Electronic Bikes: The Future Of Transportation

We have all seen it in sci-fi movies. Sleek and sexy vehicles, none of which look old, bulky or have jets of smoke coming out the back, un-futuristic transportation is no longer being made. The electric bike is on its way to being up there with its smart counterparts. Considering that this invention will improve continuously over time, what we have now might be the prototype of this promising transport.

Many countries in Southeast Asia took the lead in using E-bikes as a sustainable mode of transportation, and with the continuous rise of urban air pollution, there is a big future for E-bikes.

In a time of booming demand for truly sustainable and accessible mobility, there’s one mode that leads the peloton. Here’s why e-bikes are the way forward for more efficient urban travel - today, and long into the future.
Transport is the fastest-growing source of fossil-fuel-produced carbon dioxide emissions (CO2), the largest contributor to climate change. Cars are also responsible for 75% of all air pollution -  which causes half a million premature deaths a year in the EU.

There is hope for us. A recent study using data from 25 cities in the European Union has estimated that life expectancy could be increased by up to 22 months in the most polluted cities if we can reduce long-term particle levels to meet the World Health Organisation's recommendations.
Our best chance of doing this is the widespread adoption of e-bikes. Here are 4 key reasons why e-bikes are the future of urban mobility.

 1. Europe bets on bikes

According to the European Cyclists’ Federation (ECF), cities spent €1bn on Covid-related cycling measures in 2020, creating at least 600 miles (1,000km) of cycle lanes, traffic-calming measures and car-free streets.

Due to the continued demand for cycling post-pandemic, Paris will create 200 miles of new routes; Lisbon will double its length of theirs.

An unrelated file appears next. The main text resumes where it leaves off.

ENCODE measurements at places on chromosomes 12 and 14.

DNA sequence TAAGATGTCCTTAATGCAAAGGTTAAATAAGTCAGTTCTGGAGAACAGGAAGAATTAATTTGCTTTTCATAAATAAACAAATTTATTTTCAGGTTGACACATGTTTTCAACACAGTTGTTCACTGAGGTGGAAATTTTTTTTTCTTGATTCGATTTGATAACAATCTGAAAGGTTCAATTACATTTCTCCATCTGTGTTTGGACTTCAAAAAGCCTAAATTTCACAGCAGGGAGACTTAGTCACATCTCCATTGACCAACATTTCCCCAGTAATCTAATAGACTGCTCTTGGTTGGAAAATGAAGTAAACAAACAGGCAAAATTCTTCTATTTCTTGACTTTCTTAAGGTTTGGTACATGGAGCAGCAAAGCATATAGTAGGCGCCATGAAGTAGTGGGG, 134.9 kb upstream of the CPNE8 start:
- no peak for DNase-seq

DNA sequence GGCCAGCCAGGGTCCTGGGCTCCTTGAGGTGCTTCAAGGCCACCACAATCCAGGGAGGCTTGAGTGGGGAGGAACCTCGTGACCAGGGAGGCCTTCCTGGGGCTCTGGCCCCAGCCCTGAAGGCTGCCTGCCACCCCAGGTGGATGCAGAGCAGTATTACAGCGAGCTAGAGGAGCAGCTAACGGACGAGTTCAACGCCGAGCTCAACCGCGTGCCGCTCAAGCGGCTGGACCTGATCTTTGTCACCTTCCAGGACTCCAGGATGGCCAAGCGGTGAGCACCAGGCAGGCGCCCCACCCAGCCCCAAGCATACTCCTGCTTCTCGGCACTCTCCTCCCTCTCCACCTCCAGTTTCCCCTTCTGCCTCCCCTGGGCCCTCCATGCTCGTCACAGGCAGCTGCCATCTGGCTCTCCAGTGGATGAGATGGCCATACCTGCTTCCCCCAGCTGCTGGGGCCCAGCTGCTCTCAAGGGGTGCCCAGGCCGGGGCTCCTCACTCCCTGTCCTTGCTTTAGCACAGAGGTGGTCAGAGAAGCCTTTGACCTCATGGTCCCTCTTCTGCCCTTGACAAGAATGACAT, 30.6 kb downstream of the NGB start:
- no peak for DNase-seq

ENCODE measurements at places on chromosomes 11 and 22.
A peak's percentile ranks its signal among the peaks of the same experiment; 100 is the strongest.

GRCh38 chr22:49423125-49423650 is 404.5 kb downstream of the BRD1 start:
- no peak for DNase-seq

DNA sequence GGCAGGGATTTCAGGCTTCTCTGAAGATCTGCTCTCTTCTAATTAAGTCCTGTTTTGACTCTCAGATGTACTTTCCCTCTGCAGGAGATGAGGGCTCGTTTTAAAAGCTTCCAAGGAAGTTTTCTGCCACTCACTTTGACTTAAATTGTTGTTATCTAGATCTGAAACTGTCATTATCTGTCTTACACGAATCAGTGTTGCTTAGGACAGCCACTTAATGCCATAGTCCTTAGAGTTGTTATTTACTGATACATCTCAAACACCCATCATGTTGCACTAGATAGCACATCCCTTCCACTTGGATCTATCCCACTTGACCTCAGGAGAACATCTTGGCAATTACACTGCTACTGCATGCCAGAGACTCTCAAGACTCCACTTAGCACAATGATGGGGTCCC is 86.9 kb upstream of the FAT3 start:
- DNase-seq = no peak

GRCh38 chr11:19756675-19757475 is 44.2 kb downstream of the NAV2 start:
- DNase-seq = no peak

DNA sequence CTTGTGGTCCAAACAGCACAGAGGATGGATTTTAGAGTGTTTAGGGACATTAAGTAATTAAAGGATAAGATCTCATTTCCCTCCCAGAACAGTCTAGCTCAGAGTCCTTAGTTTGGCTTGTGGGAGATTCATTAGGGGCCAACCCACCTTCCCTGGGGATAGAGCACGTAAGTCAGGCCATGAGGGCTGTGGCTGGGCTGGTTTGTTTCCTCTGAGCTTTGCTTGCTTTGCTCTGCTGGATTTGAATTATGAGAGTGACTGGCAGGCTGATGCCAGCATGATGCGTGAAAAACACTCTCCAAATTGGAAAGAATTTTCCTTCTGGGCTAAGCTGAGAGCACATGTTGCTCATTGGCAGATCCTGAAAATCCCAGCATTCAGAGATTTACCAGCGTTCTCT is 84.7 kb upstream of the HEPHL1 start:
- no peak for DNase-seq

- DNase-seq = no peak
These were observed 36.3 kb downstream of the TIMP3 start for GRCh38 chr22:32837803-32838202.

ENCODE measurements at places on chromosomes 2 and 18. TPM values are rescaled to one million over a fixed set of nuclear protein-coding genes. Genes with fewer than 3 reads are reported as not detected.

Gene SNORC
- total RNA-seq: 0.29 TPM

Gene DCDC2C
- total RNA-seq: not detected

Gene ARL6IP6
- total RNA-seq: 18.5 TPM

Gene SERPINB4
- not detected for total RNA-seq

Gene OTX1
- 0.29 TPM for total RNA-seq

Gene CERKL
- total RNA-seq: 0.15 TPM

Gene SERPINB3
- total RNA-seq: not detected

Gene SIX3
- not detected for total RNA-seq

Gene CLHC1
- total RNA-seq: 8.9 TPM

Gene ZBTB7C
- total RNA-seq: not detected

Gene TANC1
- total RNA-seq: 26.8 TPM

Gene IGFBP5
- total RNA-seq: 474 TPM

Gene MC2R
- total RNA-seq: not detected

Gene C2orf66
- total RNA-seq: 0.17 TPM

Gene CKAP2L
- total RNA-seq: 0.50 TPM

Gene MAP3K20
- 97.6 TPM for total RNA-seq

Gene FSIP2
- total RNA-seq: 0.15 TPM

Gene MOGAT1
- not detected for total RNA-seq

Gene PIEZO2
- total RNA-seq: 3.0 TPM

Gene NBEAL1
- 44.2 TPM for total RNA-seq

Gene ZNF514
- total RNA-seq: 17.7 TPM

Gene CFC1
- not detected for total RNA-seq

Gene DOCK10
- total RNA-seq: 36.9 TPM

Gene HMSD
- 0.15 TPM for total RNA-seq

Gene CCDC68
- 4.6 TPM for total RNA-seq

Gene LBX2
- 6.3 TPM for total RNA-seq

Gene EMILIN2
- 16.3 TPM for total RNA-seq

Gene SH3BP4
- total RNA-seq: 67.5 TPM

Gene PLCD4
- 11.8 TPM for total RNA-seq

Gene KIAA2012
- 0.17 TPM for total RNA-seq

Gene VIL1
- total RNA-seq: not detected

Governments’ firm backing of cycling has undoubtedly rubbed off on the population. More electric bikes were sold in Germany in 2020 than electric cars were sold in all of Europe. Adoption of cycling across Europe has increased because of the pandemic, but we shouldn't expect everything to go back to the way it was. 2 in 3 respondents from a survey across 21 European cities said that they don’t want to return to pre-pandemic pollution levels. To ensure this, 21% said that they were planning on cycling to work more often.

2. E-bikes replace cars

The use of electric scooters has been a trend that has swept the world in the last 5 years. It is said that 1 in 3 scooter trips replace the use of a car, which is about the same for bike-sharing (Zoov data).

Scooters are primarily used for shorter trips (>5km), so many people use scooters as opposed to walking to their destination. In this case, it’s not impossible that the use of e-scooters likely increases overall transportation emissions by drawing people away from walking, biking or taking public transit.

This is where bikes can help solve the problem. Bikes, and e-bikes, in particular, are more suitable for longer journeys where walking is not a viable option. The average trip lengths for bikes and e-bikes are 7.1km and 11.4 km respectively, which suggests that e-bikes are going to be taken more often instead of a car.
One survey found that 28% of e-bike buyers bought the e-bike as a substitute for a car. In cities in the US where there are bike-sharing schemes, commuting by cycling increased by an average of 20% whilst car use decreased. There is little doubt that bike sharing is helping to make our cities less congested and less polluted.

3. E-bikes are the fastest way to get around

In Copenhagen, 62% of residents bike to work, school, or university. When asked why, just under half of respondents said because it was faster. More people said this than those who cited health or environmental benefits. On an e-bike, a cyclist can reach average speeds of about 22 kilometres per hour - 50% faster than the average 15 kilometres per hour for a standard bike. This increased speed could cut journey times by two-thirds.